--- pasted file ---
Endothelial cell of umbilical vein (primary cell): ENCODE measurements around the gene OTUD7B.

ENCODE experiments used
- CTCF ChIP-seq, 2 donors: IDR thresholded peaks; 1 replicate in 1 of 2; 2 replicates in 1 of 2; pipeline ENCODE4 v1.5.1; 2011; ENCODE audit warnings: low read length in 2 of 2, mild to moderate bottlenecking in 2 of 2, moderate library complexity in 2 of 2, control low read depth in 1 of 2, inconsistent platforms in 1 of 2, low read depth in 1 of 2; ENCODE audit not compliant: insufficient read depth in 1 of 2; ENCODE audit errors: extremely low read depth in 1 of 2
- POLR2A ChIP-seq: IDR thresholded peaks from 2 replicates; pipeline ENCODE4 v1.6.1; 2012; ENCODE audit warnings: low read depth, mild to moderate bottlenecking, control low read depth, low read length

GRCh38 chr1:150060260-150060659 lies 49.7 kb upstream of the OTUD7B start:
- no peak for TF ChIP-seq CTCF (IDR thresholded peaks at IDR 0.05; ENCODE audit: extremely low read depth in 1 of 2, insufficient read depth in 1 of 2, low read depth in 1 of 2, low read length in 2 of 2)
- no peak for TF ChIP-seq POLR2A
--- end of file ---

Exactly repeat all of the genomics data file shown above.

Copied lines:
Endothelial cell of umbilical vein (primary cell): ENCODE measurements around the gene OTUD7B.

ENCODE experiments used
- CTCF ChIP-seq, 2 donors: IDR thresholded peaks; 1 replicate in 1 of 2; 2 replicates in 1 of 2; pipeline ENCODE4 v1.5.1; 2011; ENCODE audit warnings: low read length in 2 of 2, mild to moderate bottlenecking in 2 of 2, moderate library complexity in 2 of 2, control low read depth in 1 of 2, inconsistent platforms in 1 of 2, low read depth in 1 of 2; ENCODE audit not compliant: insufficient read depth in 1 of 2; ENCODE audit errors: extremely low read depth in 1 of 2
- POLR2A ChIP-seq: IDR thresholded peaks from 2 replicates; pipeline ENCODE4 v1.6.1; 2012; ENCODE audit warnings: low read depth, mild to moderate bottlenecking, control low read depth, low read length

GRCh38 chr1:150060260-150060659 lies 49.7 kb upstream of the OTUD7B start:
- no peak for TF ChIP-seq CTCF (IDR thresholded peaks at IDR 0.05; ENCODE audit: extremely low read depth in 1 of 2, insufficient read depth in 1 of 2, low read depth in 1 of 2, low read length in 2 of 2)
- no peak for TF ChIP-seq POLR2A